Deakin Communicating Science 2016

EES 200/101

China: sinking in sand

China is one of the most severely impacted countries in the world in regards to desertification, with over 400 million people impacted and over 30% of the land  is adversely affected by it.

Ecological land degradation and land fragmentation by water and wind erosion, overgrazing, deforestation, and intensive agricultural uses of the land are just some of the many causes of desertification in the upper Northern (both west and east) part of China, where most of the desertification is concentrated.

This has a huge impact on China’s growing population,  on a national scale with decertification threatening 2 million hectares of farmland and nearly 5 million hectares of pasture land and the estimated economic losses related from low productivity in agriculture, forestry and animal husbandry  to be 4.5 billion RMB yuan. At a more local, community level, herding tribes rely on their camels, goats and sheep to make a living but with this ever increasing problem the loss of the quality of wool and land makes for a declining income for the herders.

At this same local level, education and community involvement is key to  begin the journey of combatting desertification. Such as teaching the locals about land management, fencing off areas to stop overgrazing,  planting trees to create a barriers against wind and water erosion, and better irrigation management to stop leaking water and rising of the water table which leads to salinity and directly contributing to desertification.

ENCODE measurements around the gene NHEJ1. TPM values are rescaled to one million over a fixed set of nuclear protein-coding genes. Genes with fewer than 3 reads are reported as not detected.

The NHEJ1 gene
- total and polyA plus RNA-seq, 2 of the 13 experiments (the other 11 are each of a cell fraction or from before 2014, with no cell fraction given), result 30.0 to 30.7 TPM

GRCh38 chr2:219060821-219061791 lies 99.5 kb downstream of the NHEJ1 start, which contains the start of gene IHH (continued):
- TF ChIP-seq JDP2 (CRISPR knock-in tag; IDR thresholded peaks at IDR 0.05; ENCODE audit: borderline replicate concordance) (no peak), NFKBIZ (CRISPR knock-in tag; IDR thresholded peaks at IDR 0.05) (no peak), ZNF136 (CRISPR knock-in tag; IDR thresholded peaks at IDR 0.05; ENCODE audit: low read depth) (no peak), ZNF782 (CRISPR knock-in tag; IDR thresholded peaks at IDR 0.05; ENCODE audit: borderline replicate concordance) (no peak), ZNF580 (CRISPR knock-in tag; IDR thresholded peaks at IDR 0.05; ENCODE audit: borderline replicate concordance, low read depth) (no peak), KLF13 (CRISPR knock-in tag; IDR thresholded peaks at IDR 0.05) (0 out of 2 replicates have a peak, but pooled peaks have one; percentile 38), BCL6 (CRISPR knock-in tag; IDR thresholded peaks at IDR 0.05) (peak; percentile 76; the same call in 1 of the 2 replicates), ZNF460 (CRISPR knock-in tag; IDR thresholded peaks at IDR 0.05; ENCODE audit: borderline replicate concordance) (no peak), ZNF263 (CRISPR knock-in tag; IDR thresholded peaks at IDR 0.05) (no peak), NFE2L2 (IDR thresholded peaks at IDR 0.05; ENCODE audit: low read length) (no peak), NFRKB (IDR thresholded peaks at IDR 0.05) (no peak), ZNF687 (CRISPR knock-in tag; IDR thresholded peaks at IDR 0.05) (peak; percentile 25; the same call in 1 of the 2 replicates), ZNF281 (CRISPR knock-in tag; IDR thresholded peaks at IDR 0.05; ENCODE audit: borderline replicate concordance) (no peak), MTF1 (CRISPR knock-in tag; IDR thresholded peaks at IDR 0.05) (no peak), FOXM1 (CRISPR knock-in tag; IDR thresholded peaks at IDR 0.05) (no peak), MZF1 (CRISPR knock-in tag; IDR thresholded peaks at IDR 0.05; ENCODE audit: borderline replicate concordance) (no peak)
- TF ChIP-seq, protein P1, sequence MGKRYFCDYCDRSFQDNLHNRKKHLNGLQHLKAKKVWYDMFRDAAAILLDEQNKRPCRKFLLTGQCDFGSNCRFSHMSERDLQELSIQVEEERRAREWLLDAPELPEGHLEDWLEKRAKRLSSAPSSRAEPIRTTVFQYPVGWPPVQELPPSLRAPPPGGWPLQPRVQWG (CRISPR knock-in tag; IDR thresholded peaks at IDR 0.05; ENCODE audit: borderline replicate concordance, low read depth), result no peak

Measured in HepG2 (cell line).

On a more national scale, they implemented a 10 year national plan for combatting desertification that started in 1990 to 2000,  and is now continuing to a long term goals until 2050, with good progress  being made, in 2015 over the past 5 years, China has treated 10 million hectares of  desertified land.

Progress is being made all over the show, at community levels and then on the grand big scale of a whole country and then again on a global scale with the united nations implementing across the whole world, so good things are happening everywhere, be it in a tiny tribe in northern China, or the state of Victoria in Australia or the whole wide world.

China national report on the implementation of the united nations convention to combat desertification, China national committee for the implementation for the UNCCD, viewed 29th April 2016, http://www.unccd.int/RegionalReports/china-eng2006.pdf

Fao corporate document depository, overview of land desertification issues and activities in the peoples republic of China, viewed 29th April 2016, http://www.fao.org/docrep/w7539e/w7539e03.htm

Global education, case studies, viewed 29th April 2016, http://www.globaleducation.edu.au/case-studies/reversing-desertification-in-china.html

Xiaodong, G, Kaikai, D, Luloff, A, Luyao, W, Jun, X, Shiying, W, & Qian, W 2016, ‘Correlation between landscape fragmentation and sandy desertification: a case study in Horqin Sandy Land, China’, Environmental Monitoring & Assessment, 188, 1, pp. 62-78, GreenFILE, EBSCOhost, viewed 29 April 201

China daily USA, China stresses efforts to fight desertification, 2015, viewed 29th April 2016, http://usa.chinadaily.com.cn/china/2015-06/16/content_21022539.htm

 

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This entry was posted on April 29, 2016 by in Burwood - Friday 11am, Uncategorized and tagged , , .

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